Amnesty International Group 22 Pasadena/Caltech News
Volume XXVII Number 3, March 2019

  Thursday, March 28, 7:30-9:00 PM. Monthly 
Meeting. We meet at the Caltech Y, Tyson 
House, 505 S. Wilson Ave., Pasadena. Please 
join us!
  Tuesday, April 9, 7:30-9:00 PM. Letter 
Writing meeting at the Caltech Athenaeum, 
corner of Hill and California in Pasadena. This 
informal gathering is a great way for 
newcomers to get acquainted with Amnesty. 
  Thursday, April 25, 7:30-9:00 PM. Monthly 
Meeting. We meet at the Caltech Y, Tyson 
House, 505 S. Wilson Ave., Pasadena. 
  Sunday, April 28, 6:30 PM. Rights Readers 
Human Rights Book Discussion Group. This 
month we read "The Boat Runner" by Devin 
Murphy. (For April we changed the date to 
the 4th Sunday because Easter falls on the 
3rd Sunday.)


Hello all,

At the March letter writing, Joyce brought 
actions for our Iranian POC, Narges 
Mohammadi, and also for several other 
imprisoned Iranians. Since it's the season for 
"Nowruz" or the Persian New Year, we sent 18 
cards wishing the recipients a happy new year. 

Nowruz is celebrated from the Balkans to the Black 
Sea basin to Central Asia to the Middle East and 
elsewhere on the first day of spring, or the vernal 
equinox. Los Angeles has the largest Persian 
community outside Iran and prides itself on the 
largest Nowruz celebration in the country. It's not a 
religious holiday but rather a universal celebration of 
new beginnings: wishing prosperity and welcoming 
the future while shedding the past. Nowruz is a 
month long celebration filled with parties, craft 
making, street performances and public rituals. And 
yes, lots of food.
[Above information from, "Nowruz: what 
it is and how you can celebrate"]

Field trip to a Persian restaurant, anyone?

Don't miss the Environmental Fair at the 
Arboretum which Veronica has been tirelessly 
organizing - Saturday, March 30, 9:00-3:00.

Con carino,

Next Rights Readers Meeting

Sunday, April 28
6:30 PM

Vroman's Bookstore
695 E. Colorado Blvd 

The Boat Runner
by Devin Murphy


An ambitious coming-of-age story centered on a 
Dutch family dealing with personal tragedy and 
the German occupation during World War II.

It's the summer of 1939, but the rumblings 
across Europe barely reach Jacob Koopman, 
Murphy's 14-year-old narrator, as he enjoys the 
prosperous life that his father's light-bulb 
factory has brought the family. He's close to his 
year-older brother, Edwin; has a tattooed rogue 
in his Uncle Martin, who runs a fishing boat on 
the North Sea; and even enjoys a stint at a Hitler 
Youth camp, where the father sends the boys to 
curry favor for a big deal with Volkswagen. 
Then Hitler invades Poland on September 1. 
Edwin disappears during an air raid, and the 
father must flee when his industrial sabotage is 
discovered. Uncle Martin enlists Jacob in violent 
actions against the Germans that disturb the 
boy, but it's a Royal Air Force raid on his 
hometown that persuades him, just shy of 18, to 
enlist in the German army. There he finds 
himself in a naval program involving midget 
submarines carrying a single torpedo and sent 
off on solo missions with what turn out to be 
rather low chances of success. At a critical 
moment, Uncle Martin reappears. Murphy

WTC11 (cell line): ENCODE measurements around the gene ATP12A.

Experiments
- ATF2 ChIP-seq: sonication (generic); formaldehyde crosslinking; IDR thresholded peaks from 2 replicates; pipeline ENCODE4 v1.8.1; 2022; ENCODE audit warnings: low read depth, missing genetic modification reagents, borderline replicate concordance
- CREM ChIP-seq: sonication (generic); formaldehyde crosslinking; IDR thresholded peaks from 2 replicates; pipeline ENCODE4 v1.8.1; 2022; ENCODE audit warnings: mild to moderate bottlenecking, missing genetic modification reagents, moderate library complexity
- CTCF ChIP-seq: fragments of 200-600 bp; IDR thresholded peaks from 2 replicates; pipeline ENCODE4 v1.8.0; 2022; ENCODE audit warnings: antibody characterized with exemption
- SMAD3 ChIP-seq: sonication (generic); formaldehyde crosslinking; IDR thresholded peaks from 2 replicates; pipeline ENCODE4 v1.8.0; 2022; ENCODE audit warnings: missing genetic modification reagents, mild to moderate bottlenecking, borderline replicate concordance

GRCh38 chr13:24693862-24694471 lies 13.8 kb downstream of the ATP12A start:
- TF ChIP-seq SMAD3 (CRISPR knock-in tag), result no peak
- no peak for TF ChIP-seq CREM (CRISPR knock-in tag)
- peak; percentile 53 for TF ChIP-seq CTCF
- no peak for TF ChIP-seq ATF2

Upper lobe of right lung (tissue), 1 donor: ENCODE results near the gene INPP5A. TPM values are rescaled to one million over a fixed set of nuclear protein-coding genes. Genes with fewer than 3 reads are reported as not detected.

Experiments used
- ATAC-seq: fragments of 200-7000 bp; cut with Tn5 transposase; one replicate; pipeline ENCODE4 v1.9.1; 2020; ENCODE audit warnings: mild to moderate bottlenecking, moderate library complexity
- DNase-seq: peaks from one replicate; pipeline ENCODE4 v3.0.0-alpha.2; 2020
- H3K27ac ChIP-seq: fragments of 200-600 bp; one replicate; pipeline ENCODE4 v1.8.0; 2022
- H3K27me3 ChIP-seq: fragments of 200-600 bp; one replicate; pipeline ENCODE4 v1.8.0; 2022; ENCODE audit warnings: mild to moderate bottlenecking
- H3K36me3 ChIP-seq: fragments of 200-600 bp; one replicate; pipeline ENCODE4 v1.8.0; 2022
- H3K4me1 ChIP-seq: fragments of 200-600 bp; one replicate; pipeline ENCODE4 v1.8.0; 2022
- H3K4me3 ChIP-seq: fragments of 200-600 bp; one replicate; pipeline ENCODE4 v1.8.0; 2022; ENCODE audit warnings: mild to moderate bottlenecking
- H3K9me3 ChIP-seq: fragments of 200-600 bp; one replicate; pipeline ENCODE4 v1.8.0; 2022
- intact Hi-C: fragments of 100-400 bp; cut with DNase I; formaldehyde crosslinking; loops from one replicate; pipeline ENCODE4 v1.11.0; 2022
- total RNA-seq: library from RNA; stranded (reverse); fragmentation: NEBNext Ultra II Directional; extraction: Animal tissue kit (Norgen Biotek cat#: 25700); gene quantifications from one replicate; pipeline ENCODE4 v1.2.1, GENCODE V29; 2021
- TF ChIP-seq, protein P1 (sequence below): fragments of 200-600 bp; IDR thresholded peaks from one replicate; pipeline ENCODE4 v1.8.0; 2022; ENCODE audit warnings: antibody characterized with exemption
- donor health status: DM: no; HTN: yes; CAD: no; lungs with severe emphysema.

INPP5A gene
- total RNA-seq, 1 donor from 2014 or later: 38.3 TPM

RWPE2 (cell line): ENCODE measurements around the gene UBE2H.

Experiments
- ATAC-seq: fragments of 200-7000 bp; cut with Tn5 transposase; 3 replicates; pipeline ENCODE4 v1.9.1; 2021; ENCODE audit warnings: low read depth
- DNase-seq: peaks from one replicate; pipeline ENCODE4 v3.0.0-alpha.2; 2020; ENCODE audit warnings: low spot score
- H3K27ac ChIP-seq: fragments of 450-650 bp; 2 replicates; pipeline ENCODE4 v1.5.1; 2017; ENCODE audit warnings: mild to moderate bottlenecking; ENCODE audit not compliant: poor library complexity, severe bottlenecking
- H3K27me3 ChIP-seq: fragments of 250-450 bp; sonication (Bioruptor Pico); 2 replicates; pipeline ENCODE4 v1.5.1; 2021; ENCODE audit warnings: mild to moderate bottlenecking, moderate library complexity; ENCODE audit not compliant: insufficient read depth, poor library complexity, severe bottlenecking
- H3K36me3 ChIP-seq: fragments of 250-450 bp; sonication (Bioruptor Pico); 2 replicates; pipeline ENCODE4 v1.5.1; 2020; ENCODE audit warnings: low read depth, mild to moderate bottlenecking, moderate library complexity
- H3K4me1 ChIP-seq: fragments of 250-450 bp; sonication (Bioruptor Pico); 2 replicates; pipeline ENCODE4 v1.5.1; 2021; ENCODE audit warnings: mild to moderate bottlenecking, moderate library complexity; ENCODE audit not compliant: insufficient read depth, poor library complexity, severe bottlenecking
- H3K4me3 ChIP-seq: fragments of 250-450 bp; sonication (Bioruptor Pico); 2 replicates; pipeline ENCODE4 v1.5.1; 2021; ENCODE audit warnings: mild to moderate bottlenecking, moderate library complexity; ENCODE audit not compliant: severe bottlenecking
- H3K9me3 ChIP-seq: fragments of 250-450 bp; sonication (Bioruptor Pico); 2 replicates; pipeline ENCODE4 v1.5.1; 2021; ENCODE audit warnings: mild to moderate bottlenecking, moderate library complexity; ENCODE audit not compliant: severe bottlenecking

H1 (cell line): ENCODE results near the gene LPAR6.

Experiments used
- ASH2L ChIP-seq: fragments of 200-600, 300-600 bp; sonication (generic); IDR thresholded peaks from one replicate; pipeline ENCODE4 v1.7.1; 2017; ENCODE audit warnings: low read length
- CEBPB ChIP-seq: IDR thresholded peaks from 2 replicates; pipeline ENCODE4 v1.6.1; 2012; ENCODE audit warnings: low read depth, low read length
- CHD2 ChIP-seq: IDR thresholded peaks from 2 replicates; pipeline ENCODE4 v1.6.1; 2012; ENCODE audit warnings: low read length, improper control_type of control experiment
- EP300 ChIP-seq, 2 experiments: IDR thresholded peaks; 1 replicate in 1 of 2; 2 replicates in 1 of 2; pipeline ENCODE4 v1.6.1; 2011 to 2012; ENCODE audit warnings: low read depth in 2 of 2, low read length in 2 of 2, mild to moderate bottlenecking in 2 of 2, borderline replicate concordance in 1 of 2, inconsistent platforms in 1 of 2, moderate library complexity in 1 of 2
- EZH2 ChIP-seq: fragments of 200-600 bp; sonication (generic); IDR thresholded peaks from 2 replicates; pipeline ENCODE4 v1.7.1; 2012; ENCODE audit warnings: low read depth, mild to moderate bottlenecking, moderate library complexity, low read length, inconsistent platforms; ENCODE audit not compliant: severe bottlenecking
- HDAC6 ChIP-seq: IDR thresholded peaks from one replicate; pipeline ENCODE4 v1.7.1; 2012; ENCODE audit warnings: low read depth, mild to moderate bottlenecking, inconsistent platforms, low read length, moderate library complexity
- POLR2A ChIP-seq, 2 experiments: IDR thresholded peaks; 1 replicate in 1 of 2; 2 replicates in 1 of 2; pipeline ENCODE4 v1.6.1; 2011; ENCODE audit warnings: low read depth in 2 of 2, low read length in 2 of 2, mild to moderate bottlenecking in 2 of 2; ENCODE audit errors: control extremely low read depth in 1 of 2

throws so much at this impressionable, 
tormented Dutch teenager that it's a wonder he 
doesn't crack up. When he finally comes to 
question loyalties once rooted in family and 
country, he has embarked on a trek across 
Europe and another string of engaging 
adventures. The ending-or endings-may well 
provoke anything from quibbling to all-night 

Murphy's debut novel is a purposely limited 
view of war, as was The Red Badge of Courage, but 
strong characters and compelling narrative 
convey the impact well beyond one family. An 
impressive debut.

Devin Murphy is the nationally bestselling 
author of The Boat Runner and Tiny Americans. 
His fiction has appeared in more than sixty 
literary journals and anthologies, including The 
Missouri Review, Glimmer Train, and 
Confrontation. He is an Associate Professor at 
Bradley University and lives in Chicago with his 
wife and kids.

By Stevi Carroll

Governor Newsom and the Death Penalty

Wednesday, March 13, 2019, Governor Gavin 
Newsom signed an executive order putting a 
moratorium on the death penalty in California, 
thus halting the possible execution of 737 
human beings. This moratorium will be effective 
as long as he is governor. 

Governor Newsom came to this decision after 
arriving at the conclusion that the death penalty 
is "ineffective, irreversible and immoral." He 
had the opportunity to meet Pete Pianezzi, a 
wrongfully convicted man who narrowly 
escaped execution and was later pardoned. He 
believes the death penalty has wasted millions 
of tax-payer dollars and that we need to 
consider the 164 people nationwide who have 
been wrongfully convicted, sentenced to die, 
and exonerated. The Governor said, "In 
America, we execute more human beings than 
any other democracy on earth. Just in 2017, the 
United States joined Iran, Iraq, Saudi Arabia, 
Somalia, Pakistan, China and Egypt as the 
world's top executioners." 

His ultimate decision came, though, because he 
realized "I cannot sign off on executing 
hundreds and hundreds of human beings."

Not all Californians support Governor 
Newsom's moratorium on the death penalty. 
Carl DeMaio's Reform California PAC is raising 
funds for a poll to see if other Californians want 
to recall the Governor. One reason to recall 
Governor Newsom is the death penalty 
moratorium. Mr. DeMaio needs nearly 1.87 
million signatures to qualify for the 2020 ballot, 
and since many signatures are excluded, his 
effort would have to secure 2.6 million voter 

With the drop in crime and many Californians 
losing the desire to execute people, let's hope 
Governor Newsom's recall is not on the 2020 
ballot and his executive order prevails.

New Hampshire

With only one person on death row and its last 
execution in 1939, the New Hampshire state 
legislature voted 279-88 to repeal the death 
penalty. Rep. Renny Cushing, D-Hampton, 
believes the death penalty "does nothing to 
bring back our loved ones. All it does is widens 
the circle of violence." Mr Cushing has personal 
knowledge of what it means to have a family 
member murdered and has always opposed 
capital punishment, even after his father was 
murdered. He said, "If I changed my position on 
the death penalty because my father was 
murdered, that'd only give a little more power 
to the killers."

Additionally, Rep. Gary Danielson, R-Bedford, 
believes he could not say he's pro-life and then